THAT CAUGHT OUR EYE
How DGA Helped Tricia and Tony Unlock One of London’s Best Views
Like many people, Tricia and Tony adored the Richmond riverside and often dreamed about living along it. A house went on the market that would give them the opportunity after a bit of work, but first they would need to get planning permission.
What’s the story behind your house?
Tony: We currently lived in a property in St. Margarets, but we’ve always been drawn to the stretch of Richmond that follows the river, which is exactly where the house in question is located. We were very excited when it first came on the market at the beginning of 2019, but it disappeared soon after.
Tricia: Months later, Tony came downstairs with this look in his eyes that I had seen before. And he says to me, “Do you remember that house in Richmond? It’s back on the market.”
I remember texting my friend and saying, “We’re buying a house.” Because I knew that look meant that Tony had put his mind to something, and if he puts his mind to something, it’s pretty much guaranteed to happen.
Tony: We were in a position where we wouldn’t have to sell our current house to buy another, allowing us to take advantage of the opportunity very quickly. Within a week we had viewed and exchanged.
Tricia: We knew, given the location, that the house had potential, all we had to clarify on the viewing was whether the house would be right for us or more suited as an investment. But once we walked around the house it was clear that we would be able to turn it into a very happy family home.
What were your objectives for the design?
Tricia: From a location perspective, the house is hard to beat. The views from every floor are incredible. Even our nine year old son will have a river view and the famous Turner view is visible through the side windows. Our first objective was to take full advantage of the riverside setting.
The original floor plan had a staircase between the first and second floor at the rear of the house that blocked off the view. By replacing those stairs with a stairwell at the front of the house we could reclaim the river view while also uniting every floor in a more sensible way.
Then, from a layout perspective, it was easy to see how we could form the respective spaces so that the lower ground floor could become our informal family space, the raised ground floor a more formal lounge and then the bedrooms arranged on the floors above.
Why did you choose Dyer Grimes Architecture for the project?
Tricia: We were aware of DGA’s work in the area from wanting to refurbish our current property, and we were also aware of their close working relationship with Galower Build, who had impressed us with their building work and who we felt were key to our project.
Along with their work with Galower Build, we were very conscious of how difficult the project could be from a planning perspective, so we wanted to work with an architect who was very familiar with Richmond council and what they would and would not permit.
Tony: Tricia is strong when it comes to design and project management, so it was DGA’s feel for the planning process that was their main benefit for us.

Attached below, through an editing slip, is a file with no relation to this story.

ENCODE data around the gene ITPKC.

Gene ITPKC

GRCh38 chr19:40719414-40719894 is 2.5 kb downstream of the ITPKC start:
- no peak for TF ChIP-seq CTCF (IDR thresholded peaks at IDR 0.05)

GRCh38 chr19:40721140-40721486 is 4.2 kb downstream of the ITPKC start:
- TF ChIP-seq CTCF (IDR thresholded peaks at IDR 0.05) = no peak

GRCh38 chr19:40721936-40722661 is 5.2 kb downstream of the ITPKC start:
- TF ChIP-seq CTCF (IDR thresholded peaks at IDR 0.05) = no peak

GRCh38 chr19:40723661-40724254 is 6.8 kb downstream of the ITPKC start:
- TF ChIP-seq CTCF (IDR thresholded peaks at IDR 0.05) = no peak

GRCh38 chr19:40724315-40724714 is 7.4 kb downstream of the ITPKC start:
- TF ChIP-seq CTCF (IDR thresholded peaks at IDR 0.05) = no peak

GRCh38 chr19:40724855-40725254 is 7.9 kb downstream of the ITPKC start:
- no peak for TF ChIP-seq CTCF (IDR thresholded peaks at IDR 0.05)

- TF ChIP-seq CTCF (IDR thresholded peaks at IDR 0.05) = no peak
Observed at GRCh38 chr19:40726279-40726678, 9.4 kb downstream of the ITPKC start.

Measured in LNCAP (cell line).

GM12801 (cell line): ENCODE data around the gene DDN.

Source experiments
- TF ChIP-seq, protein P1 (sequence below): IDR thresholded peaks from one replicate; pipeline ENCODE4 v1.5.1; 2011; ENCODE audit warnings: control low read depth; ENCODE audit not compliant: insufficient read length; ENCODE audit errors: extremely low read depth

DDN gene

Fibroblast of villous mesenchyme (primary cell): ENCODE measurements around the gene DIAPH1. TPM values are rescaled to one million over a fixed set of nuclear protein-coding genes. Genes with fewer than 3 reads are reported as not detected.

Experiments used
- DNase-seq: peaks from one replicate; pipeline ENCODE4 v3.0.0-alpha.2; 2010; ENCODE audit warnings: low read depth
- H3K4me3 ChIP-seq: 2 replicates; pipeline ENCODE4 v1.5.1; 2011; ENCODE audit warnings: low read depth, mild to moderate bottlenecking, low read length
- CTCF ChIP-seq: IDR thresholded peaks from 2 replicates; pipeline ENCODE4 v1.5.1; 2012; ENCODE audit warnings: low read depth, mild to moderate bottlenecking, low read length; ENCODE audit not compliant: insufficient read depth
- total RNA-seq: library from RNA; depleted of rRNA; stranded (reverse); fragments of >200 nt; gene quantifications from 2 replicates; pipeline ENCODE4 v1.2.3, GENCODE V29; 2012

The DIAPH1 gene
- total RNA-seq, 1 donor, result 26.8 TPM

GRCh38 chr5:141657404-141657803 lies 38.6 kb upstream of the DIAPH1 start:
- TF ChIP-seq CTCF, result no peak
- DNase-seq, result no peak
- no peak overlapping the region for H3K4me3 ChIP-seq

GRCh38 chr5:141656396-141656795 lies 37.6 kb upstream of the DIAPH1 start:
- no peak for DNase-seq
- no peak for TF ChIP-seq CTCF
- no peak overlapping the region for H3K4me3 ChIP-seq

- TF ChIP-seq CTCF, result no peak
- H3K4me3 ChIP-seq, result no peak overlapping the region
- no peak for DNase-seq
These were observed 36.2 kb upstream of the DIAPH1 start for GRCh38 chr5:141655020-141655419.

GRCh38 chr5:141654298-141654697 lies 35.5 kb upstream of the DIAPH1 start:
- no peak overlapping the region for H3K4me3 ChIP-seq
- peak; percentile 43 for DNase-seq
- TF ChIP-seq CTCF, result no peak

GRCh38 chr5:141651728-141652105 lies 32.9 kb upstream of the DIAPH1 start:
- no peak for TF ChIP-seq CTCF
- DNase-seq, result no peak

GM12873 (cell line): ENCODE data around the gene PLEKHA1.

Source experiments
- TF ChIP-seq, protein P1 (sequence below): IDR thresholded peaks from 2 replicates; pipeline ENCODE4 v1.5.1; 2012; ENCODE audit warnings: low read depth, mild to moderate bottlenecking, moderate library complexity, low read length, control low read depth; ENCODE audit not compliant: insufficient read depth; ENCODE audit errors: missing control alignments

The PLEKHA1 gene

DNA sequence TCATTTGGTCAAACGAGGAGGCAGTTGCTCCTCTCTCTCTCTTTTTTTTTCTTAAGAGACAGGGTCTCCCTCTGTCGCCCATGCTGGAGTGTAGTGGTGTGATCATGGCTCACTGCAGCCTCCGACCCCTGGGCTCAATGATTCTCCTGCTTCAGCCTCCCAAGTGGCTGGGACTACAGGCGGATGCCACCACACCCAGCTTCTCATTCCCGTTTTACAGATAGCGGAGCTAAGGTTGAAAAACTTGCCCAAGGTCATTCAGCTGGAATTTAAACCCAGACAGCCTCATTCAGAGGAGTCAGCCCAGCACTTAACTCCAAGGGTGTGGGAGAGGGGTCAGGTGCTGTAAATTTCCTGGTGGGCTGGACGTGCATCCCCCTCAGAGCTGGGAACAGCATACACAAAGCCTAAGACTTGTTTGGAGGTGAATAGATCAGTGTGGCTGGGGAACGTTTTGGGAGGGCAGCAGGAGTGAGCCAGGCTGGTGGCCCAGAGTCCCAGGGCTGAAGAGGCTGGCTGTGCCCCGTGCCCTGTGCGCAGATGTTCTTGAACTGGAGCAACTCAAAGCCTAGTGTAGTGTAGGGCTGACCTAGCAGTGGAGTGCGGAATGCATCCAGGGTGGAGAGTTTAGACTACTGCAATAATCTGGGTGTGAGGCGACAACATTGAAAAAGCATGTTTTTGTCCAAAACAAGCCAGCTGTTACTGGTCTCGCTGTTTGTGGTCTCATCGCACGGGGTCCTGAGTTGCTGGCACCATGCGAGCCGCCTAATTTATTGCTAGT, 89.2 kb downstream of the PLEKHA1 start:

We knew we wouldn’t get everything that we wanted with such a prominent property but we wanted to make sure that we got the key things approved.
How did you find the design process?
Tricia: We came in to the project with a clear idea in our heads of how we wanted to use the space, so it was relatively straightforward to confirm the broad strokes of the design.
The challenge was balancing what we wanted with the very conservative approach of Richmond’s planning department.
For example, the rear terrace was the most important aspect of the design, as it would allow us to make the most of the view that inspired us to buy the house in the first place, but we knew there was a high risk that it wouldn’t be approved.
Our initial idea was to have a glass balustrade to minimise obstruction of the view, but DGA informed us that it would create a bone of contention with the planners and potentially undermine our larger objectives.
By opting for the minor compromise of having a more traditional balustrade on the terrace, we could avoid having to make the major compromise of having no terrace at all.
The design process was full of decisions like that and it was helpful to be able to have discussions from an informed basis.
Tony: In the end we were very surprised with how much we managed to get through planning: the extension, the terrace, the windows – it’s fair to say to say we got more than we expected.
What are your feelings now that the building works are underway?
Tricia: A period house like this that hasn’t had any work done for decades is always going to bring surprises once you start working on it. Everything can move very fast for a few weeks and then suddenly you hit a roadblock.
It’s important to be prepared and available to make quick decisions at these moments to keep the pace of the build going. I have experience in project management so I wasn’t scared to be hands-on.
DGA and Galower Build were very organised, so most of the decision making happened early on. You can’t be too prepared: the more you do upfront, the smoother the process will be. But there will still be things that come up that you need to deal with there and then.
We’ll be checking in on Tricia and Tony again once the project has completed. For now, click here to see on-site photos of the project, currently undergoing construction.